moves nutrients, gases and waste to and from cells. "We are 
very excited about this work," said Professor Robert Langer,
an author of the study. "It provides a new way to create 
nano-based systems with what we hope will provide a novel 
way to someday engineer tissues in the human body." 

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        Bacteria might cause bladder re-infection

ST. LOUIS, -- A U.S. study suggested that intracellular 
bacteria that commonly exist in women with bladder infect-
ions might contribute to the recurrence of such infections.
Researchers at the Washington University School of Medicine 
in St. Louis and Washington University in Seattle noted it 
was previously established in studies with mice that the E.-
coli bacterium avoids the immune system by invading cells 
lining the bladder, then replicates and ultimately reinfects
the urinary tract. The scientists said the existence of IBCs
found in the new study suggests a similar cycle might also 
occur in people and that longer treatment with antibiotics 
that kill bacteria inside human cells might be necessary for
some patients. 


          New airway bypass for emphysema studied
  
SARASOTA, Fla., -- U.S. medical scientists are joining an 
international team starting a study of a minimally invasive 
airway bypass treatment for emphysema patients. Researchers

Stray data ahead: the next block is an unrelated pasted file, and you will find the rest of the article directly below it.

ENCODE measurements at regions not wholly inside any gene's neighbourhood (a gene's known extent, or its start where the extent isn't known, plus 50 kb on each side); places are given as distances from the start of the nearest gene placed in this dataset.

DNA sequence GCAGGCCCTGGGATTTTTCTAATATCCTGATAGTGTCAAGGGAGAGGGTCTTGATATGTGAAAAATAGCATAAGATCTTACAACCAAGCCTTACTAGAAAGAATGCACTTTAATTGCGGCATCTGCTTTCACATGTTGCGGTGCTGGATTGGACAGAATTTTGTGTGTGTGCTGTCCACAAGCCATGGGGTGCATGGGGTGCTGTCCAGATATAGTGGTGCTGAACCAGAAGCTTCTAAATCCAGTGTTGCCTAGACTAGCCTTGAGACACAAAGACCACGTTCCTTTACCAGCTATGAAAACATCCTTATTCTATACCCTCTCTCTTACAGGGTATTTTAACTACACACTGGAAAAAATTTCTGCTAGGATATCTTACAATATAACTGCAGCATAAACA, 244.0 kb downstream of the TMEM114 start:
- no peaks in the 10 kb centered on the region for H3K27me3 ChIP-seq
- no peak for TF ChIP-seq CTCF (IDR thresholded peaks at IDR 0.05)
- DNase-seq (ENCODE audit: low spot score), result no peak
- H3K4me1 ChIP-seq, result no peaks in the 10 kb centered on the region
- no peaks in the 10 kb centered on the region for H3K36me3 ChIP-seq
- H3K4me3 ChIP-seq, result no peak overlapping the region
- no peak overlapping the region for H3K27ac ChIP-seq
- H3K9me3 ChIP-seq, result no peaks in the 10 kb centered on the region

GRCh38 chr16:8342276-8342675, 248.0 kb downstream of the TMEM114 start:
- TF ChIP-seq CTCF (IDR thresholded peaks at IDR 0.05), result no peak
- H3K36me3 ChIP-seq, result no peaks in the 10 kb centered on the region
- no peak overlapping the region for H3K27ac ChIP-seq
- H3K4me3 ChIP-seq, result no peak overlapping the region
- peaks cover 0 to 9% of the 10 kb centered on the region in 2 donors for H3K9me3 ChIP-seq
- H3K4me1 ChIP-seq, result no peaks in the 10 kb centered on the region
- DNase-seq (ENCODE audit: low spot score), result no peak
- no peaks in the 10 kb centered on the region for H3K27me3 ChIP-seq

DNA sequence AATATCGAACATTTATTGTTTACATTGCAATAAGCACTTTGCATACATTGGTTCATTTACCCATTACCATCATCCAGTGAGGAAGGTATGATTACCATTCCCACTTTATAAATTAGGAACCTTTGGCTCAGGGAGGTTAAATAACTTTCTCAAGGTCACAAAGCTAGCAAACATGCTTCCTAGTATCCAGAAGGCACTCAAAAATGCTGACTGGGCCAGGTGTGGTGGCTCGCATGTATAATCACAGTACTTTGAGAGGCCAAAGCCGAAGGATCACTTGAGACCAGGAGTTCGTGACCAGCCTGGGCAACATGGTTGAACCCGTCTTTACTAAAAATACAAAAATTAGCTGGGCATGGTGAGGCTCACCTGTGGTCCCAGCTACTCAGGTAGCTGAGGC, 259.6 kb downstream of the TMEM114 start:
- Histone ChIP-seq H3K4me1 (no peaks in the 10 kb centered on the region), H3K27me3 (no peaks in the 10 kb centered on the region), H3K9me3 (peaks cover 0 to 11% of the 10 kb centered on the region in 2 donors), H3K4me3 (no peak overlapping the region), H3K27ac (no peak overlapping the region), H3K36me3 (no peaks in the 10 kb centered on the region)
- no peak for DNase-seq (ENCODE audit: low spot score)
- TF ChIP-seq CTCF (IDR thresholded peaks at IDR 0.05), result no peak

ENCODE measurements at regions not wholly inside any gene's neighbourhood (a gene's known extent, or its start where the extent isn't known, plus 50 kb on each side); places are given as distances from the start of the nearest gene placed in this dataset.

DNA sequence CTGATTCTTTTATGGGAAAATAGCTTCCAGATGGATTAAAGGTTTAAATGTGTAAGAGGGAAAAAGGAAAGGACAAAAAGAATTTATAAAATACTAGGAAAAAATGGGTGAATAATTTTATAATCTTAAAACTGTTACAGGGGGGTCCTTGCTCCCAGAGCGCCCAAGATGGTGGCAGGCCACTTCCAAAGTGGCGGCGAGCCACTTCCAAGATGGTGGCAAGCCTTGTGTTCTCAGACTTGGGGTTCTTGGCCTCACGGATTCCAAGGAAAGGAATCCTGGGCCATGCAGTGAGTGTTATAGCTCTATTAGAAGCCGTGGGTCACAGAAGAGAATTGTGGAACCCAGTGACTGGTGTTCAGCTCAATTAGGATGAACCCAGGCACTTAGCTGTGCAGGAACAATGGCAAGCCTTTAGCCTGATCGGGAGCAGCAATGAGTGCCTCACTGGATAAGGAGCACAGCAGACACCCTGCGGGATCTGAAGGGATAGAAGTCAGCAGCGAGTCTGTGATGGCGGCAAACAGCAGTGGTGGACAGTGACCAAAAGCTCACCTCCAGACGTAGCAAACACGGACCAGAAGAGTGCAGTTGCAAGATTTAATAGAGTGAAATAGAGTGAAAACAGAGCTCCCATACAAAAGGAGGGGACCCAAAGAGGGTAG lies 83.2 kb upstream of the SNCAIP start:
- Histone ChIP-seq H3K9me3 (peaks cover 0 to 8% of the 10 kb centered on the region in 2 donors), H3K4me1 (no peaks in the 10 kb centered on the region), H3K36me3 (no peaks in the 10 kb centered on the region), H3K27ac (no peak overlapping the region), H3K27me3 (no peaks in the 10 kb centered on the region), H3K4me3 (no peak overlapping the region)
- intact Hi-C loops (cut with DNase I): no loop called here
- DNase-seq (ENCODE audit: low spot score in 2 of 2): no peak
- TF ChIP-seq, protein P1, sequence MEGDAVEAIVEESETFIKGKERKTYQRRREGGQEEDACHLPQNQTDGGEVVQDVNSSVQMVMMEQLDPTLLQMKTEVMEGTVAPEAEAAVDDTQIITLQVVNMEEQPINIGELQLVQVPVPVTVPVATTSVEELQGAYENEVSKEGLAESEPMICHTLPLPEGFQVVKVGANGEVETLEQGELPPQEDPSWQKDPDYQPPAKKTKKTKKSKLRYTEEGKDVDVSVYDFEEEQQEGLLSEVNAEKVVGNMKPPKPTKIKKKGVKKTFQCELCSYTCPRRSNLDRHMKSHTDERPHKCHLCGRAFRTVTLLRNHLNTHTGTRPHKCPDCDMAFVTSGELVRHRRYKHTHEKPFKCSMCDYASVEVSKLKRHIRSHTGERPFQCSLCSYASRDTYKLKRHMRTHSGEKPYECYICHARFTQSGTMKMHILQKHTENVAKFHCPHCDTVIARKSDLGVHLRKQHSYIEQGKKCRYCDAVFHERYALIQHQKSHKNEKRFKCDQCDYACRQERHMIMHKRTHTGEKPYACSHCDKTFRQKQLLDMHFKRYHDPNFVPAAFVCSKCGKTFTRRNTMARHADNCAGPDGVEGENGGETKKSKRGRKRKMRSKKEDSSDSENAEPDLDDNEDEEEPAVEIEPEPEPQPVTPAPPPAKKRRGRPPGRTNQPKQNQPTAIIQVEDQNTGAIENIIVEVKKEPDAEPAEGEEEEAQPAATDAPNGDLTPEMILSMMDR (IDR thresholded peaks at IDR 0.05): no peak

at Sarasota Memorial Health Care System in Sarasota, Fla., 
announced the start Monday of the Exhale Airway Stents for 
Emphysema Trial. The multi-center clinical trial will ex-
plore a treatment that might offer a significant new, mini-
mally invasive option for those suffering with advanced 
widespread emphysema. The study focuses on a procedure 
called airway bypass that involves creating pathways in 
the lung for trapped air to escape, thereby relieving emph-
ysema symptoms. "We are excited to be part of this study 
because currently treatment options for the emphysema pat-
ients are very limited and many patients have a very poor 
quality of life," said Dr. Kirk Voelker, principal investi-
gator of the study at Sarasota Memorial Hospital. "By creat-
ing new pathways for airflow with the airway bypass proc-
edure, we hope to reduce hyperinflation and improve lung 
function. If patients can breathe easier it is likely to 
improve their quality of life."
 
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       Heart protein linked to muscular dystrophy

CHARLOTTESVILLE, Va., -- U.S. medical scientists have disc-
overed a well known heart protein, NKX2-5, is linked with 
type-1 myotonic muscular dystrophy. Researchers at the Uni-
versity of Virginia Health System discovered that, in cases 
of type 1 myotonic muscular dystrophy, or DM1, NKX2-5 is 
overproduced in mice and people with DM1, yet it produces 
the same kind of heart problems associated with a deficiency
of the protein. The scientists said DM1 is the most common 
form of muscular dystrophy in adults and NKX2-5 is a bio-
marker for heart stem cells, as well as being very important
for the normal development of the heart. "Too little of it 
causes major cardiac problems including slow and irregular 
heartbeats," said Dr. Mani Mahadevan, a human genetics res-
earcher and a professor of pathology who led the study. Mah-
adevan said excessive NKX2-5 might explain why as many as 
70 percent of individuals with DM1 develop heart problems 
that cause their heartbeats to become slow and irregular, 
often necessitating the need for pacemakers.